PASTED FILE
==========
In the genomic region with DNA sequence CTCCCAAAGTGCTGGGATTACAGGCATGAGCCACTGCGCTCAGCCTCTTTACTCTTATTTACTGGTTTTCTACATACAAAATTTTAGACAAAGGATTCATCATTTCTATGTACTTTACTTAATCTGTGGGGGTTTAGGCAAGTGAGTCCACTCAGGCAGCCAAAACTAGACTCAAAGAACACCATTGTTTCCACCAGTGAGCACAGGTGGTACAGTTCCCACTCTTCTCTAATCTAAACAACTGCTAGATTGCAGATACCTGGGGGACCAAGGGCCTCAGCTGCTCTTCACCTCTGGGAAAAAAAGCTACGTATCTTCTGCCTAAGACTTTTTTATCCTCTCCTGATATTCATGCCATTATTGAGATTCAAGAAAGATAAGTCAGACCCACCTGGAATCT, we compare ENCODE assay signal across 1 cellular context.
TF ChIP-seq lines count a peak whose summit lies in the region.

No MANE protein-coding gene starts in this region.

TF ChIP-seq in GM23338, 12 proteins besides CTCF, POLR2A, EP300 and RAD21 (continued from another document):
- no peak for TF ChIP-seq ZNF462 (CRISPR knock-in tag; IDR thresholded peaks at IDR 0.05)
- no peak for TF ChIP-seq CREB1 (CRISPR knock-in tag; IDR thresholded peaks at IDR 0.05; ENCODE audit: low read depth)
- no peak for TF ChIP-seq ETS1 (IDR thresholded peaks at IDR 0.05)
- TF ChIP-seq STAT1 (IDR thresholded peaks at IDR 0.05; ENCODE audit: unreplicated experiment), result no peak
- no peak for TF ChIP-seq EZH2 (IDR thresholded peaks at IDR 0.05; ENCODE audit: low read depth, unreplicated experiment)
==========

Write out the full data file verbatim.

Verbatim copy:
In the genomic region with DNA sequence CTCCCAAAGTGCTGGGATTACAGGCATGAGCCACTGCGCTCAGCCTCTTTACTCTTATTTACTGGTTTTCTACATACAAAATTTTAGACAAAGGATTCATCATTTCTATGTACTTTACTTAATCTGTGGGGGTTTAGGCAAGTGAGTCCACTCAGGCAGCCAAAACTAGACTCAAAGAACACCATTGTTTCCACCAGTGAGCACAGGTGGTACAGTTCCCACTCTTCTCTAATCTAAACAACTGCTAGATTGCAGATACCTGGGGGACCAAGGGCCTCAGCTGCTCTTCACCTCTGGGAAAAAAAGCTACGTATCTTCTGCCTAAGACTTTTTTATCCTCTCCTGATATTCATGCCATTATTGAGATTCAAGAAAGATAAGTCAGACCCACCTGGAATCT, we compare ENCODE assay signal across 1 cellular context.
TF ChIP-seq lines count a peak whose summit lies in the region.

No MANE protein-coding gene starts in this region.

TF ChIP-seq in GM23338, 12 proteins besides CTCF, POLR2A, EP300 and RAD21 (continued from another document):
- no peak for TF ChIP-seq ZNF462 (CRISPR knock-in tag; IDR thresholded peaks at IDR 0.05)
- no peak for TF ChIP-seq CREB1 (CRISPR knock-in tag; IDR thresholded peaks at IDR 0.05; ENCODE audit: low read depth)
- no peak for TF ChIP-seq ETS1 (IDR thresholded peaks at IDR 0.05)
- TF ChIP-seq STAT1 (IDR thresholded peaks at IDR 0.05; ENCODE audit: unreplicated experiment), result no peak
- no peak for TF ChIP-seq EZH2 (IDR thresholded peaks at IDR 0.05; ENCODE audit: low read depth, unreplicated experiment)